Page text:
The New Friday by Grace Collender
Mora, 15, sits on her bedroom floor with a “Strike for Climate” sign.
Mora: I sit in my room and she calls me -
Mam and Mora: MORA! MORA! MORA!
Mora: But I sit here. Waiting. Doing nothing really, let’s face it. But something, still. Striking.
A screen is projected onto Mora’s face and the blank wall behind her. Greta Thunberg speech plays. Mora looks forward, as if watching:
Greta: “This is all wrong. I shouldn’t be up here. I should be back in school on the other side of the ocean. Yet you all come to us young people for hope?”--
Mam: (from downstairs) Will you turn that thing off!
Mora: (to audience) She doesn’t understand. (shouting to Mam) You don’t understand!
Mam runs upstairs and pounds on the door. Mora pauses video.
Mam: We’re not doing this again. Get up, you’re going in.
Mora: I’m saving the world?
Mam opens door.
Mam: Well then I’m calling the Guards.
Mora: The Guards.
Mam: Up. Over my dead body are you going to piss your future down the sink.
Mora looks at her and plays the Greta Thunberg video in response:
Greta: “Why should I be studying for a future that soon will be no more when no one is doing anything whatsoever to save that future.”
Mora pauses video.
Mam: It’s me that’ll need saving after listening to all you little snowflakes.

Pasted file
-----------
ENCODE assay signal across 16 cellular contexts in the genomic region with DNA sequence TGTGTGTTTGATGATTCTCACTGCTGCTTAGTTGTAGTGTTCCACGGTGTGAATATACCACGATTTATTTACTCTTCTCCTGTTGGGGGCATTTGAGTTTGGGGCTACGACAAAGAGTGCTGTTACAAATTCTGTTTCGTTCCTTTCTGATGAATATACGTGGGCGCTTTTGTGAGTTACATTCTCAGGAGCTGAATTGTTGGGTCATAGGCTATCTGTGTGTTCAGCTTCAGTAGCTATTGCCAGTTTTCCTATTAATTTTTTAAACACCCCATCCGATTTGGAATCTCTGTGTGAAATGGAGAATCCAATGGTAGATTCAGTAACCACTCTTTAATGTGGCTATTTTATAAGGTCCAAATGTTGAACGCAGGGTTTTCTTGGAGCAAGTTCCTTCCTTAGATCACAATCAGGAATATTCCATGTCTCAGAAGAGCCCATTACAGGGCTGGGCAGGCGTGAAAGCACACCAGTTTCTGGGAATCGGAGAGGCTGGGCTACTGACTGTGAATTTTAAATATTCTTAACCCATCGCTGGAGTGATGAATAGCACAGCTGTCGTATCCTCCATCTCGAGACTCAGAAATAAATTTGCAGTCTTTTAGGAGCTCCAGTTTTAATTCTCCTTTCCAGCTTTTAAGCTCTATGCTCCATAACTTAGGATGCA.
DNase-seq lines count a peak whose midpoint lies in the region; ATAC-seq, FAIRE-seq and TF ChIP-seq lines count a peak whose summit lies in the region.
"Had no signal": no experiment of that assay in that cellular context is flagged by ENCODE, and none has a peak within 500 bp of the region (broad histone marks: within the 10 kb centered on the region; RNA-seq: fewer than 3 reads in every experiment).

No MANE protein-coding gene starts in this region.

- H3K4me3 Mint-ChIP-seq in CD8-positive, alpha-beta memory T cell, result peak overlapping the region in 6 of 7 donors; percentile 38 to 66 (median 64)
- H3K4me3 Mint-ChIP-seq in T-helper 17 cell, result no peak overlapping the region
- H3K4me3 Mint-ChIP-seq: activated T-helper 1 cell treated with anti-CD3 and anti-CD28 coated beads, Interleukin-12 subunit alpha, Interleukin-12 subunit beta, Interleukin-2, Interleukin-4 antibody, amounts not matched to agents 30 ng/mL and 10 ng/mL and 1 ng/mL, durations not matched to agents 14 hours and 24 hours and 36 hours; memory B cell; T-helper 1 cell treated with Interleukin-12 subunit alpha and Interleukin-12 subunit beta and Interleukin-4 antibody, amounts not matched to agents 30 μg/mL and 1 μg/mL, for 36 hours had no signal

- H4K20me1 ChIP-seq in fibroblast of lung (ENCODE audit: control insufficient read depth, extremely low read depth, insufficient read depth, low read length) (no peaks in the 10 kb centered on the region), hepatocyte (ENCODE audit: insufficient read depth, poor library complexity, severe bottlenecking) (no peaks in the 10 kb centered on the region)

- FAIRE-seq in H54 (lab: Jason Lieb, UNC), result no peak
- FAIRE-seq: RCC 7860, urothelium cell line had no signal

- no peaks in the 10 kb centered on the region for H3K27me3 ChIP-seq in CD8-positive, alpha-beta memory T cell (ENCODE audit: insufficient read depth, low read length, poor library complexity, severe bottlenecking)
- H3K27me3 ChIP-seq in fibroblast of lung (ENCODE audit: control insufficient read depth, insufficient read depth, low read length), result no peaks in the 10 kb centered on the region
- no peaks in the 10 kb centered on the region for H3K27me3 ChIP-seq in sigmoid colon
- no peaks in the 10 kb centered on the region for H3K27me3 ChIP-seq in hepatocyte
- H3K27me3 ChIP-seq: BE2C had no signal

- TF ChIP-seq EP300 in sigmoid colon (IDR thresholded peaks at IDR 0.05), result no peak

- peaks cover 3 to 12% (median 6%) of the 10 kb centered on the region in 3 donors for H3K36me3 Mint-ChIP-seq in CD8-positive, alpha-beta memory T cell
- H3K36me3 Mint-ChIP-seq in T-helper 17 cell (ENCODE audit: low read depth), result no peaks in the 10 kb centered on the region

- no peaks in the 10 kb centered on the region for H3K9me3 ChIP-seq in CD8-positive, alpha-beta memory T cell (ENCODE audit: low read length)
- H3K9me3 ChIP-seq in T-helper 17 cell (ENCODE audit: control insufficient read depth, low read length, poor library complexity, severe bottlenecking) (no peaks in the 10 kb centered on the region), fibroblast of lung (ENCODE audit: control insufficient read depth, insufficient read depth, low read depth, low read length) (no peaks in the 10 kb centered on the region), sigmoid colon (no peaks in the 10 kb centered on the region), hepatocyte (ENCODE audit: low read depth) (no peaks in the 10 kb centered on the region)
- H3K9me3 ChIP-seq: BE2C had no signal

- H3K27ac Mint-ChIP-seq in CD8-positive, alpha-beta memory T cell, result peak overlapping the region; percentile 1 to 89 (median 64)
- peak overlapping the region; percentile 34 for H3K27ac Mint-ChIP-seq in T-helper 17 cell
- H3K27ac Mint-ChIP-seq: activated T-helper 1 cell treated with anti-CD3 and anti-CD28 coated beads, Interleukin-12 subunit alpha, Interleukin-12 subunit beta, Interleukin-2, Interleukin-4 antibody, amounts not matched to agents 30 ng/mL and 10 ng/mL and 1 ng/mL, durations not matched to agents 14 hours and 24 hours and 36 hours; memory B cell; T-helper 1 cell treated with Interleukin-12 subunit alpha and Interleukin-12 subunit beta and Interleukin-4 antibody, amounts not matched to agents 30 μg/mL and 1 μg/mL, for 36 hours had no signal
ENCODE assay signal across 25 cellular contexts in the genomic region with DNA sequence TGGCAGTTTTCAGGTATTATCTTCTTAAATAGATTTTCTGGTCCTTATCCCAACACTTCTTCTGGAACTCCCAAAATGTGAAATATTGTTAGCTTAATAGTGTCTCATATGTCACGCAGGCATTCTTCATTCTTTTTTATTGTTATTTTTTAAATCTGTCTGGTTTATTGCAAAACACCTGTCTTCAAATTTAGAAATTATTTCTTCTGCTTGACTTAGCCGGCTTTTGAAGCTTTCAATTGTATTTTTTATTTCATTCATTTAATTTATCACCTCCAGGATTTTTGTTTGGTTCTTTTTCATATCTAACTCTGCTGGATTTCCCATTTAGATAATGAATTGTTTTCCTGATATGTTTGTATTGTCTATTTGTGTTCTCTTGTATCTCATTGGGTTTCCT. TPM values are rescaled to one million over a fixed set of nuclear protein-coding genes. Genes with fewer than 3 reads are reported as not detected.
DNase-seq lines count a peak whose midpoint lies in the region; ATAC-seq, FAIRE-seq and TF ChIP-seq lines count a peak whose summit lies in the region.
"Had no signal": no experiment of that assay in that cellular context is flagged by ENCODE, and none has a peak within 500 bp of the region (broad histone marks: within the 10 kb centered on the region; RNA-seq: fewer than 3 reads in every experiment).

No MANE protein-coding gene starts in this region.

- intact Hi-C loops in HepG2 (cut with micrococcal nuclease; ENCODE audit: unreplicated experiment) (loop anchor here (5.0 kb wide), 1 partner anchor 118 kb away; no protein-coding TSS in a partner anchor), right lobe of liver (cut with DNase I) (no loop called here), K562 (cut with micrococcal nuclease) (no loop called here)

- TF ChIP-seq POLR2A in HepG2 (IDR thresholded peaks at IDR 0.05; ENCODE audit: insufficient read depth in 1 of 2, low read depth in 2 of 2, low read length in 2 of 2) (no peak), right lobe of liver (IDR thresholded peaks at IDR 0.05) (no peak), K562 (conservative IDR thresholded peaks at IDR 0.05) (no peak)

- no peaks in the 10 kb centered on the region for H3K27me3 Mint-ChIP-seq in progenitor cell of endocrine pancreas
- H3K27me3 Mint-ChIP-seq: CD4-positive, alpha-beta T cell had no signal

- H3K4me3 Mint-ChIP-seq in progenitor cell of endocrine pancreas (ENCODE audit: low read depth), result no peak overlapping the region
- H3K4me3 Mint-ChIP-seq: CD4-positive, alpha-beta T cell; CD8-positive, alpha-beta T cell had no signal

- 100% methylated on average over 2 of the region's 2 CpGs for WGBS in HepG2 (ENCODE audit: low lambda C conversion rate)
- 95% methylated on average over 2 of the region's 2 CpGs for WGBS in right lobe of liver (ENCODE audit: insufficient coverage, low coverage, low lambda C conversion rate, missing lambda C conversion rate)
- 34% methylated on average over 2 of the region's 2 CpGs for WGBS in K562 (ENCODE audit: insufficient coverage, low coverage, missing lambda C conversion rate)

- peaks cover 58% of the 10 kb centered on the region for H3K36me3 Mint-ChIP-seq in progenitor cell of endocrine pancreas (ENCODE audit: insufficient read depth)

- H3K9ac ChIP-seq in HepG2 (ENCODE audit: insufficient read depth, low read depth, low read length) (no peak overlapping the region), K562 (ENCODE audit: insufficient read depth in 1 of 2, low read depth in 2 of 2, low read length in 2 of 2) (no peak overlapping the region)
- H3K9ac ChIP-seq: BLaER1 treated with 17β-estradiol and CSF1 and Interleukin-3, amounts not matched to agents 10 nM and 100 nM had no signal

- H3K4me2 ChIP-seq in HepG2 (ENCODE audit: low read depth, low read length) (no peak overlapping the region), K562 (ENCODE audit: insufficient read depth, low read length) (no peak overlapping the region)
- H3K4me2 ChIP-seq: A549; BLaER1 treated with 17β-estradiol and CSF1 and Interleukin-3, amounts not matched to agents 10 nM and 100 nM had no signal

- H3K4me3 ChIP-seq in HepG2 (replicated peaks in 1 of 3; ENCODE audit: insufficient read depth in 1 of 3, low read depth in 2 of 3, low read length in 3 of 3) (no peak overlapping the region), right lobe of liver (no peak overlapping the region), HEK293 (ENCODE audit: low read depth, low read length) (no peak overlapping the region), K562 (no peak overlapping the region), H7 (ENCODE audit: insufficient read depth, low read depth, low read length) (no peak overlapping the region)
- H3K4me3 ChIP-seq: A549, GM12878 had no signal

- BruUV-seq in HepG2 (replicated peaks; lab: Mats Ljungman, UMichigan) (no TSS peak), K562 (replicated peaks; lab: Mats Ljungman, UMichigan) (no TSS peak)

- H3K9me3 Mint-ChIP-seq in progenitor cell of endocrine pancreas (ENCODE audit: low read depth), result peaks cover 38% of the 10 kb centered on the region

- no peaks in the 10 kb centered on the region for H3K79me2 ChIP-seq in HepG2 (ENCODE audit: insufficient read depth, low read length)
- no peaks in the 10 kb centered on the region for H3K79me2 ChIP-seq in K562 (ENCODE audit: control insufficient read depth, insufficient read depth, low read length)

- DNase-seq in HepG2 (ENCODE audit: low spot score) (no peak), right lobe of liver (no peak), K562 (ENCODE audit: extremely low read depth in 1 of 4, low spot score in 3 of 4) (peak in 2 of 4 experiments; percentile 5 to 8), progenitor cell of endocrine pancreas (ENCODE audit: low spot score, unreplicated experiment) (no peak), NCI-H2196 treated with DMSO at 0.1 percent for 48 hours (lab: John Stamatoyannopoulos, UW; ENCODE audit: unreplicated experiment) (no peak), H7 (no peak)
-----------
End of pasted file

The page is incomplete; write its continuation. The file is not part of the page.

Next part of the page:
Mora: (deadpan) Soon there’ll be no snowflakes. It’ll be too hot. And all the metaphorical ones will be dead.
Mam: Well then I’ll be happy. My tan needs a good top up. Now get up.
Mam leaves. Mora presses play on the video. Full volume. She barricades the door with a chair. Mam struggles to get back in.
Greta: “Some people say that Sweden is just a small country and that it doesn’t matter what we do. But I think that if a few children can get headlines all over the world just by not going to school for a few weeks, imagine what we could all do together if you wanted to.”
Mam: You do know if you miss more than 20 days of school --
Mora: Mam, this is important --
Mam: I can literally go to jail --
Mora: Did you know that Ireland didn’t meet their 2020 EU emission targets and now we have to pay up to €500 million annually in compensation?
Mam: Did you know you need a Leaving Cert to make money?
Mora: Did you know Ireland ranks worst in the EU for climate action? Did you know that climate change already causes 150,000 deaths every year and rising? Did you know we literally have 10 years to sort all of this out or we’ll drown and burn and die?
Mam: Why are you doing this to me?
Mora: I’m doing this for you.
Beat. Mam deflates and goes downstairs.
Mora: (to audience) I dream of Fridays being like any other day. I’d get to go to school and not worry about problems that adults should be dealing with. I’d get to worry about my future, not whether or not I’ll have one. I’d get to plan to have a family and not worry that my child will be born into a world that will die. I’d get to go to ALDI and not see a “Not Yet Recyclable” sign. I’d get to know that my world is safe, that my family is safe, that I am safe. And until then, this is the new Friday.
Mam puts a glass of water and toast at the bedroom door. She leaves for work.
Grace Collender is an actor and writer. Her recent acting work includes productions with The Abbey Theatre, Kilkenny Arts Festival, Cork Midsummer Festival, BBC and Screen Ireland. Grace’s undergraduate essay concerning the work of Caryl Churchill won the Regional Global Undergraduate Award 2019. She is represented by The Susannah Norris Agency.
Fishamble: The New Play Company is supported by